IT began with a pub chain’s well-intentioned efforts to make sure the name of a town’s oldest hostelry did not cause offence.
However, brewing giant Greene King clearly did not reckon with the dogged determination of the people of Linlithgow, in West Lothian.
Its plans to rename the Black Bitch amid fears it has racist and offensive connotations, sparked a torrent of protest plus a suggestion from Scotland’s leading human rights campaigner that its move might reinforce precisely what the company is trying to prevent.
Now, eminent black professor Sir Geoff Palmer, a human rights campaigner, and Rory Boyle, Professor of Composition at the Royal Conservatoire of Scotland, have entered the fray.
Professor Boyle, one of the country’s top composers, has given a spirited message of support and criticised “the woke” who have confused the meaning behind the pub’s name.
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In a letter to campaigners fighting the move to rename the pub The Black Hound, he said: “The time has come to stand up for historical tradition and not bow to the woke who seem not to have the intelligence to comprehend that the words ‘black bitch’ refer to a dog.”
The pub takes its name from a 700-year-old story of a faithful black greyhound that swam across the town’s loch to deliver food to her incarcerated owner.
References to the legend can be found throughout the town; a black dog featured on Linlithgow burgh seals in 1296 and 1357, and in the coat of arms in 1673.
There is also a contemporary sculpture, The Black Bitch of Linlithgow in the town’s high street, and locals proudly refer to themselves as “black bitches”.
However, pub bosses claim the name is “racist and offensive” and suggested Linlithgow’s oldest hostelry be renamed The Black Hound instead.
In his letter of support, Professor Boyle told how he had been commissioned to write a classical work for the Fine Arts Brass Quintet and had taken his inspiration from the legend of the black greyhound.
He said: “Having researched all I could about Linlithgow I decided to use the wonderful legend of the dog as the basis of this new piece, which I titled Elegy For The Black Bitch.
“This piece was nominated for a British Composer Award in 2005: the illustrious panel that nominated it clearly saw no racism or misogyny in the piece and I have no intention of changing the title.”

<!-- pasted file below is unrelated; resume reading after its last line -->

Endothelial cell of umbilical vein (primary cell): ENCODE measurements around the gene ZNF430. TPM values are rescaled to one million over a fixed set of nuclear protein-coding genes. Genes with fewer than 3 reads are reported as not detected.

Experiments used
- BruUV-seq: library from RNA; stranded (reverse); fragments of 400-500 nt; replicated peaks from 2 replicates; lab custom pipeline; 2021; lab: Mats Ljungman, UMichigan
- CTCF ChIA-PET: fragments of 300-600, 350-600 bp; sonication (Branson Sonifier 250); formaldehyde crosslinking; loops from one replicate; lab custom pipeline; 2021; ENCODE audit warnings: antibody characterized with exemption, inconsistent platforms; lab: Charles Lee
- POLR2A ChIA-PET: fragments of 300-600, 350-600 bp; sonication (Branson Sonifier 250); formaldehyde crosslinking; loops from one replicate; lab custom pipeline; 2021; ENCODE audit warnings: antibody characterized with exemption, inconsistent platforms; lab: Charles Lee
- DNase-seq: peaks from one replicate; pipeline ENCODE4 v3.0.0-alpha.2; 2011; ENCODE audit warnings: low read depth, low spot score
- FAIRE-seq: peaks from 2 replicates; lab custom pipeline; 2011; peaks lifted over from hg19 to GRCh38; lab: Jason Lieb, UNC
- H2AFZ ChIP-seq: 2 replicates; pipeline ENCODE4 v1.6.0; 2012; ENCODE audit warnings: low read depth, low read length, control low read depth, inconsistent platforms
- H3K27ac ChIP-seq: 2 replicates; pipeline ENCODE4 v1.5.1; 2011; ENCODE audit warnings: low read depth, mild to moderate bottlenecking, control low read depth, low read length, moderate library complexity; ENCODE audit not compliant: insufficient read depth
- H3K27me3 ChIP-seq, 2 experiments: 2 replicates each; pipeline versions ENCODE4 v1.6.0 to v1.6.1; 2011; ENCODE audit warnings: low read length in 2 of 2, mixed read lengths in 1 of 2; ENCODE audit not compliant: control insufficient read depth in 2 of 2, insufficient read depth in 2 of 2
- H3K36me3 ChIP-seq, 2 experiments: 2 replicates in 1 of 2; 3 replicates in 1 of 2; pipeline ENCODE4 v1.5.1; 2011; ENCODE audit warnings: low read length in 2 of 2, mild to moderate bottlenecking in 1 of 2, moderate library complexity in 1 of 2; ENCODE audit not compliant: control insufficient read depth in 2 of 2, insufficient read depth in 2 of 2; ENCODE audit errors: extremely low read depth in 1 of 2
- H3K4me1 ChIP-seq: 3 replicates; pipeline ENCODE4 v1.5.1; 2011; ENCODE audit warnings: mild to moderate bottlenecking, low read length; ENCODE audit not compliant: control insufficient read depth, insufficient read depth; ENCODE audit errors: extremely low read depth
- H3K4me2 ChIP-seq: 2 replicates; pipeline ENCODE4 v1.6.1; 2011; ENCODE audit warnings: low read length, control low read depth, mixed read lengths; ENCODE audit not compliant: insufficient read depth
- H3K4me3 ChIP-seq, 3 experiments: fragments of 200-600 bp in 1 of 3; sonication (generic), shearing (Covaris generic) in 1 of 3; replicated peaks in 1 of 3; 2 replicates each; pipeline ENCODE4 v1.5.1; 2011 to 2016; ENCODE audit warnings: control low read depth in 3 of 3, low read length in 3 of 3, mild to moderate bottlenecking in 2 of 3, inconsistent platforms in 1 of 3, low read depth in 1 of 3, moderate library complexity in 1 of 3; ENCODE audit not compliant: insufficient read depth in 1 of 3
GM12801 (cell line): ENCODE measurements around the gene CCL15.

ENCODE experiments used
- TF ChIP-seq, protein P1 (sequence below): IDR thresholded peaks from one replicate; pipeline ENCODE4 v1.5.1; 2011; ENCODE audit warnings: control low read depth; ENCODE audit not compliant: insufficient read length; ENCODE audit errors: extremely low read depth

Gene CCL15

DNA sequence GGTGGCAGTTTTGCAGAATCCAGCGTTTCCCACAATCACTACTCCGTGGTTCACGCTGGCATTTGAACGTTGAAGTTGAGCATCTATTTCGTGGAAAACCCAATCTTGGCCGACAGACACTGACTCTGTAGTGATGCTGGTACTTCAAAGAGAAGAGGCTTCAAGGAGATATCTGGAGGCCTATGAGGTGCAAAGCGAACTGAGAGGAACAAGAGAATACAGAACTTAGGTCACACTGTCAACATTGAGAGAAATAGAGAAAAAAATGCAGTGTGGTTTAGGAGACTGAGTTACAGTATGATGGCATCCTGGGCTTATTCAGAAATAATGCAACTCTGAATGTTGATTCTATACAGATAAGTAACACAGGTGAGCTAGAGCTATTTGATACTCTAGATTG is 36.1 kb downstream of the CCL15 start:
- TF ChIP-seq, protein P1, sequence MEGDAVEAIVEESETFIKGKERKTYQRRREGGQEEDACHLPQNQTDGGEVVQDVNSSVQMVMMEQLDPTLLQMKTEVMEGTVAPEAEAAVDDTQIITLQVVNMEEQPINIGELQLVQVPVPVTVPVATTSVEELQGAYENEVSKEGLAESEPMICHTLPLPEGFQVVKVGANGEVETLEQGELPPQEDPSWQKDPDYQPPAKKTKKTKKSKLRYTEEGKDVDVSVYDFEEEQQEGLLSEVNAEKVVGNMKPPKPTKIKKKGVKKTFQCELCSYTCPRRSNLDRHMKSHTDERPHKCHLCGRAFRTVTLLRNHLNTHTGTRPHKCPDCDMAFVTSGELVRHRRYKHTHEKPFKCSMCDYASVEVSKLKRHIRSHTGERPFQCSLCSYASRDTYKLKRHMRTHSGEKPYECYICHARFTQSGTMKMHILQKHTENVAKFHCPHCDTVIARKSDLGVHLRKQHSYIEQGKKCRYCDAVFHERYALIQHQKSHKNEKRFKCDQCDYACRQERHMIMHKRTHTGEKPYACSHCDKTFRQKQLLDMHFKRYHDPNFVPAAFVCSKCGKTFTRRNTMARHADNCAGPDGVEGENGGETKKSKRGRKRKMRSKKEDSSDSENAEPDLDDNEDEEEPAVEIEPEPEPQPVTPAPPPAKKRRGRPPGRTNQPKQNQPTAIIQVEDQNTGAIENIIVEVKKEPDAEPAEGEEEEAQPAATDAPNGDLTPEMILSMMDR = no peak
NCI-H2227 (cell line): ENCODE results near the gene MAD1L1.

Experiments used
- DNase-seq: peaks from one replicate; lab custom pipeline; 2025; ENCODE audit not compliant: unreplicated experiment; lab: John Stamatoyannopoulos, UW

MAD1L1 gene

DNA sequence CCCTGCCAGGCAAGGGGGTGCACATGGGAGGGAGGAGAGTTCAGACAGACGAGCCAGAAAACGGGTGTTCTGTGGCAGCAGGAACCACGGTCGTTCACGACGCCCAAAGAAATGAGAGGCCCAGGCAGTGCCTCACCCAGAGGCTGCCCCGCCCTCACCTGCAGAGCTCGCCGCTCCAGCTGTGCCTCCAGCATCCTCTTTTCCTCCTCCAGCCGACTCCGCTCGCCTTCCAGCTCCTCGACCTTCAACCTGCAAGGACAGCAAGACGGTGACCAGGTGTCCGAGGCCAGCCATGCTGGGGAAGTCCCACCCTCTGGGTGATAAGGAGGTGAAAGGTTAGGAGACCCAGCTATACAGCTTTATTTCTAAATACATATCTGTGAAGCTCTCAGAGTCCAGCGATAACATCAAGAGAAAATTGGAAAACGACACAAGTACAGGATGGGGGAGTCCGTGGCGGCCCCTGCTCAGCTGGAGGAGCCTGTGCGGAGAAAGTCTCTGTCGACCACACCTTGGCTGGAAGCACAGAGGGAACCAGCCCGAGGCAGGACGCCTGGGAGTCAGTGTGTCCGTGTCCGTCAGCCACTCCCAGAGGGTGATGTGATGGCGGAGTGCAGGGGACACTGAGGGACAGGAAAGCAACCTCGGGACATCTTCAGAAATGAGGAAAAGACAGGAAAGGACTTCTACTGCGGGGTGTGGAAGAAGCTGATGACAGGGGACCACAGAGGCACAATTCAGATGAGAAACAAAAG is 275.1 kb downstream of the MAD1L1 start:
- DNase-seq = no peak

READ MORE: A tale of loyalty hijacked by wokes that will only help to fuel racism
His intervention follows outrage from locals, which has seen protests held outside the high street pub and a petition with 11,000 signatures.
The row has also united politicians and led to a UK parliamentary motion condemning the move as a “misguided attempt at virtue signalling”.
Sir Geoff Palmer
Sir Geoff, Scotland’s first black professor, also suggested the move could be seen as actually causing offence to black people.
Speaking at the recent Icon Scotland Plenderleith Lecture, he said: “The owners of the pub want to change [the name] because they think they are doing me a favour. That’s not doing a favour for black people. If you change that name you are actually saying a black person is called a black bitch.
“This is sometimes the lack of thinking that some people who mean well can carry out, and therefore that sign should remain because it’s referring to a story about a dog.”
The campaign to save the name has also been supported by West Lothian Council. A motion supported by SNP, Labour and Conservative councillors said: “For generations, people who were born within the boundary of the Royal Burgh have been proud to be known as Black Bitches given their association with the town.
The original reason given for the name change, that it was racist effectively, now makes this a slur on the reputation of these residents.”
A spokesman for Greene King said the company is considering responses to the name change and a final announcement on the proposed name change is expected shortly.
However, the row has also turned focus on Greene King’s own history. Its founder, Benjamin Greene, was a pro-slavery plantation owner who opposed the Slavery Abolition Bill and kept enslaved people at his estates in Montserrat and St Kitts.
Nick Mackenzie, Greene King’s chief executive, said: “As part of our commitment to being an anti-racist organisation we want our pub names to be welcoming and inclusive and that means taking action when there is a need to make a positive change for the better.”
But Alistair Old, spokesman for the action committee fighting the proposal, said it had caused “deep anger and offence” and even led to racist abuse towards its members.
“Greene King’s actions and their damaging statements have also raised unhealthy divisions in the town, and presented a target for racist individuals to attack some of our members.
“We sincerely hope Greene King will finally accept they have been over- zealous in their endeavors to be seen as an anti-racist organisation.
“They only weaken true cases of racism by targeting names which have no association with racist origins.”
He added: “It is ironic that a company with a founder and a history steeped in the transatlantic slave trade should point the finger at Linlithgow’s heritage and its famous greyhound and claim it is racist and offensive
“Perhaps they should reflect on their own name instead as it has strong ties with the slave trade.”